Machine learning is when artificial intelligence can refine its future decisions using specific algorithms. With the help of a human to label and provide feedback on its performance, machine learning can be used to automate various tasks.
Most of the time, a machine learning algorithm will take a set of inputs and can output as classification or regression. In a classification model, the algorithm would use data from an input to classify it. Examples of classification could include determining if a light is on in an image or determining if it is going to rain on a given day.
However, using classification is not always the best solution. For example, instead of being able to return if the algorithm thinks it’s going to rain, wouldn’t it be more useful if it could give a percentage chance of rain? This is where regression can be more useful. A regression algorithm, such as linear regression, could be used to take, say, any day’s air humidity and turn it into an output of the percentage chance of it raining based on of this data.
Adding Machine Learning to our research tool can help put an end to the problems mentioned above by retrieving unwanted information and missing important information. Here are some examples of how we might go about implementing this:
One way for a search to return relevant information is to use a tag system. If each article in a database is associated with the relevant tags (eg “How to create a table” – construction, DIY, instruction), then if the user enters these tags, the tool can return the information to a higher level of relevance. .
Unfortunately, it would take potentially hundreds of tags for a detailed search to be possible, and it would be a lot to ask every user of such a tool to remember them. This is where machine learning can be implemented. Machine learning could be used to take an input string and extract tags from it.
If all of this is possible, why can’t the machine learning algorithm just do a search and decide for each article if it’s relevant?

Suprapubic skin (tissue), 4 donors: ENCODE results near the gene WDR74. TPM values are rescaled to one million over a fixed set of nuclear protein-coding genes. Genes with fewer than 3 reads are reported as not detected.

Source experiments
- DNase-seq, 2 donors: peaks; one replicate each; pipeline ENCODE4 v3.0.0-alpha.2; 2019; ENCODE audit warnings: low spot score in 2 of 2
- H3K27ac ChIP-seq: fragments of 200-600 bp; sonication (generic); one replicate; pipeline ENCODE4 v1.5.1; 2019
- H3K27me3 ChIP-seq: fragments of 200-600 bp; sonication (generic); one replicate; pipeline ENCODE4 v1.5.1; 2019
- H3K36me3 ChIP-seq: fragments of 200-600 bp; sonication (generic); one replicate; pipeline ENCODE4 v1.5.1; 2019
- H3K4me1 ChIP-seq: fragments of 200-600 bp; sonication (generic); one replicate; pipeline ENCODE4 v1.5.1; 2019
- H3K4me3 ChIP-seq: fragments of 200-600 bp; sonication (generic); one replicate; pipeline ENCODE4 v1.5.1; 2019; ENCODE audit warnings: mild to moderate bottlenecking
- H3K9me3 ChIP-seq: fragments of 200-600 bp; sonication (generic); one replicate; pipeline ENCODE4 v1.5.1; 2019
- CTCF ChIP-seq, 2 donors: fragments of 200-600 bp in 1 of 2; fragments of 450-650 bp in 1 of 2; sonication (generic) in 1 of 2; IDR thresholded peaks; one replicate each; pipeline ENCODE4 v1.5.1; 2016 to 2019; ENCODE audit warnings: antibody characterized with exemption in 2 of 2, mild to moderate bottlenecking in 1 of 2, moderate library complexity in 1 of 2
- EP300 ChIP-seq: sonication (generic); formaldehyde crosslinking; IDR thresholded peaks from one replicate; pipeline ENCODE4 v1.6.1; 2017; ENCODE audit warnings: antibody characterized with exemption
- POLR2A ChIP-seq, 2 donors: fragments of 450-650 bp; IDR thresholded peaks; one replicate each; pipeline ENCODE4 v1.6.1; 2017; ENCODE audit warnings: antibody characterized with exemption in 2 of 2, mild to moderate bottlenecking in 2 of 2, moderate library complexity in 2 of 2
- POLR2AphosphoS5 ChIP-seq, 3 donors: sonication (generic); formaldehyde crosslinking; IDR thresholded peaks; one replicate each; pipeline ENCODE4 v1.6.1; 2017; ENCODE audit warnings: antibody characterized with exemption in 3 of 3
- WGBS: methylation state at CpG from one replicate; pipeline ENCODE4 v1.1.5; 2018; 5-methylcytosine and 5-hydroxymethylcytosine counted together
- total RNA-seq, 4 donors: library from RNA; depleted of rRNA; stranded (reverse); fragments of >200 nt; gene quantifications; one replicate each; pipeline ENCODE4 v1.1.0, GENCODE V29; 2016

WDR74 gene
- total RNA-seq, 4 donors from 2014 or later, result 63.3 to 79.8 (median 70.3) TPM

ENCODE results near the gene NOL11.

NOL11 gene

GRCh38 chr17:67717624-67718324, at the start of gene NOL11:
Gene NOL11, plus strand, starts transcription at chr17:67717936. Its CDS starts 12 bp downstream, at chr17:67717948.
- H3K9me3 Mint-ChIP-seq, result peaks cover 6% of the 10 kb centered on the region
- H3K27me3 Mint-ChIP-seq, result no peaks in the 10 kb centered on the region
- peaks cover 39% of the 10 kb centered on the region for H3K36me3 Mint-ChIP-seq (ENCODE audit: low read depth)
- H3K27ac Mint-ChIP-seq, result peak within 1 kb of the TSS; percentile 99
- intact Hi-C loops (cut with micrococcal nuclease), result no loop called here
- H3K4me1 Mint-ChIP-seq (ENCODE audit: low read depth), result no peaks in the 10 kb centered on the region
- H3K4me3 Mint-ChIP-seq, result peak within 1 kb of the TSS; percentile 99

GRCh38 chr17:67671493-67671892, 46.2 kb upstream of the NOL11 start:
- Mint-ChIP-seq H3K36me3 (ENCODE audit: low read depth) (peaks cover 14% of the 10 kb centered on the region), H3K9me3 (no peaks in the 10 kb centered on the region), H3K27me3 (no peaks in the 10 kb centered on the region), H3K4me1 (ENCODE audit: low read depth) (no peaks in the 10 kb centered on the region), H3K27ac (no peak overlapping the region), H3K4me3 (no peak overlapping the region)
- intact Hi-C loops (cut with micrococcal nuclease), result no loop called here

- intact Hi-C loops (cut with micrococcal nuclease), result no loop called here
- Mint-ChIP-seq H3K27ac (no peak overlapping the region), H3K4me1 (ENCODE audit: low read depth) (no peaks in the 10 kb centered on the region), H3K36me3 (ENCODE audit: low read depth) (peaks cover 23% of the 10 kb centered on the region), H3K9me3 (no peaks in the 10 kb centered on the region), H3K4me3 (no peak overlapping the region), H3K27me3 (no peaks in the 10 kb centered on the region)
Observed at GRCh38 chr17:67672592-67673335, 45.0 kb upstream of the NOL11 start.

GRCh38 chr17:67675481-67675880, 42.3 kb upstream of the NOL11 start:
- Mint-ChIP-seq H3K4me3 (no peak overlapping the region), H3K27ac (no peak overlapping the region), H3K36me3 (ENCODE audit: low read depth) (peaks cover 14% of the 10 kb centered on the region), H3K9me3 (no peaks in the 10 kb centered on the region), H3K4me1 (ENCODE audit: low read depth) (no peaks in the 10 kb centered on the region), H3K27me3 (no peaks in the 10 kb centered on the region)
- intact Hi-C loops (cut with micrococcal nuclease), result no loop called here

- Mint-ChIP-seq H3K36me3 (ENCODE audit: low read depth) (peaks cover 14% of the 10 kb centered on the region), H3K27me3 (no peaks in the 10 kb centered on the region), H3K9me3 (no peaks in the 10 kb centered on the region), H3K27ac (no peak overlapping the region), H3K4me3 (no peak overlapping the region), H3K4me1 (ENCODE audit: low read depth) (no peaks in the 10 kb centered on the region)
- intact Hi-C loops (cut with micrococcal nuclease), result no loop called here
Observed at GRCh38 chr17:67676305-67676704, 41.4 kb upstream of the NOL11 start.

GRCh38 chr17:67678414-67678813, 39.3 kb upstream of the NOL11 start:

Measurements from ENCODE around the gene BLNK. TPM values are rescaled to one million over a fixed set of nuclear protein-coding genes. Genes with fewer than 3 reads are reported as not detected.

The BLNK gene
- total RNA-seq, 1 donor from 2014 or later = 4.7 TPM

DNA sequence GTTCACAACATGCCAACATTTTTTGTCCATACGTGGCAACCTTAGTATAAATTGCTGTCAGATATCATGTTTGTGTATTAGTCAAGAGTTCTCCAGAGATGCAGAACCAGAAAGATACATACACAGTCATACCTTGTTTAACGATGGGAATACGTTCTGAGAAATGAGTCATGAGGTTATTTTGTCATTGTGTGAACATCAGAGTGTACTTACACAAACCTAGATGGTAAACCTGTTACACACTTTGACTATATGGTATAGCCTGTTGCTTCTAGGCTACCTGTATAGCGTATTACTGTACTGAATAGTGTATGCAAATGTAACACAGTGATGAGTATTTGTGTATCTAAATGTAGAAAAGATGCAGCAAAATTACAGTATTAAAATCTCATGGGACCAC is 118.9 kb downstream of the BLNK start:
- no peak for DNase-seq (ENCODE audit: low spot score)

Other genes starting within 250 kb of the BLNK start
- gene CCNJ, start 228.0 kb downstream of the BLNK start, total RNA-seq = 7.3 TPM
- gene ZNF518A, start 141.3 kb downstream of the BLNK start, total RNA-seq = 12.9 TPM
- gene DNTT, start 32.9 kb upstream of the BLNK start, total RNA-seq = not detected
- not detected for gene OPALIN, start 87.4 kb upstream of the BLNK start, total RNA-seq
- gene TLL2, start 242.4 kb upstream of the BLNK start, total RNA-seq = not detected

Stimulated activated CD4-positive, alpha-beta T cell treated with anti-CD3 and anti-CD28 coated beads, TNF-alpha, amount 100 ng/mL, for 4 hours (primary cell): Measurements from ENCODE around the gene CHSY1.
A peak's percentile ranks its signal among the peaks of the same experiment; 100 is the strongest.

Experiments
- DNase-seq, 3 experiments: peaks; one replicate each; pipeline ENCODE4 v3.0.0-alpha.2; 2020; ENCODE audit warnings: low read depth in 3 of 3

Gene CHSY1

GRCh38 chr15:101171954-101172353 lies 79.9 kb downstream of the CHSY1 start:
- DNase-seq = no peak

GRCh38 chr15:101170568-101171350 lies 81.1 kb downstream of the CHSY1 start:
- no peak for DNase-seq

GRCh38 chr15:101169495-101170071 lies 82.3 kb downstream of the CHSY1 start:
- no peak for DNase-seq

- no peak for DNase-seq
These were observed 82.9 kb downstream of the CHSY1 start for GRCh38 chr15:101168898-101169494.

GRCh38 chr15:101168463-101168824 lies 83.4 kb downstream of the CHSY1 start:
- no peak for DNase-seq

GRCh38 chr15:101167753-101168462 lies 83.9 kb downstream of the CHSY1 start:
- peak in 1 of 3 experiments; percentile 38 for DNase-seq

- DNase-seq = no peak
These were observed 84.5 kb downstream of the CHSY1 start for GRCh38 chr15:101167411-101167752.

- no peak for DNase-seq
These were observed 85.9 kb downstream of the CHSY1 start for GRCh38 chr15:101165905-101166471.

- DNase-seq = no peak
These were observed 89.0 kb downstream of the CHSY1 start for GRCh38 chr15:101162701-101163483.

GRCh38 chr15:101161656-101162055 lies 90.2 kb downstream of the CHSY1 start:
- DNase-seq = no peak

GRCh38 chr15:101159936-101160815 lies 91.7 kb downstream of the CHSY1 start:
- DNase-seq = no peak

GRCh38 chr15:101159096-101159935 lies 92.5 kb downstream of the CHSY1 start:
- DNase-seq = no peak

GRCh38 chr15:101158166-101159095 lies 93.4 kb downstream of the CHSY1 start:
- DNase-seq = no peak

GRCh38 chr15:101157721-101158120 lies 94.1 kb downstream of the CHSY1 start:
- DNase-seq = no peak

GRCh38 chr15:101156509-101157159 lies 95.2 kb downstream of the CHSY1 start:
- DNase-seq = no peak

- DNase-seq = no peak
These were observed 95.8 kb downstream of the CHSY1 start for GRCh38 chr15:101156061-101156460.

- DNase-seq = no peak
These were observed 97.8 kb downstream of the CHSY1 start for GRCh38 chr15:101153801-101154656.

Well, often in AI, the easier the task for a human, the harder it is for the machine, and that’s partly true in this context. There is no simple algorithm that could be used to decide if a given search is “relevant”. It would still be possible to try, but with such complex input and output, the results wouldn’t be stellar. This is where deep learning is most useful.
Deep learning – (mostly) independent learning
One of the main disadvantages of machine learning is that it often still requires a lot of human work. Data often needs to be categorized or labeled before being fed into an algorithm and must also have an “answer key”. Deep learning can often be used to remove the need to label data so that the focus can be on feeding the machine more and more data.
As stated above, unlike machine learning algorithms, deep learning continues to improve as it receives more and more data.
Deep learning is able to achieve this level of intelligence often through the use of neural networks. Neural networks, more formally artificial neural networks, were created to mimic the way the human brain makes decisions. Most standard neural networks employ the use of interconnected neurons to translate a given input into an output.
Here are some of the most relevant neural networks today:
- Convolutional Neural Networks (CNN) — Most commonly used with images. These neural networks specialize in identifying characteristics of objects, which leads to object identification and classification.
- Recurrent Neural Networks (RNN) — Recurrent Neural Networks use previous information in addition to new data to determine future data. These are specialist areas such as natural language processing (NLP) and text translation.
- Generative adversarial networks (GANs) — These neural networks are made up of two parts, the generator and the discriminator. They work in constant opposition to each other, which leads them to improve each other. The generator’s job is to generate something (like fake video, audio, etc.) which is mixed with real data for the discriminator to separate.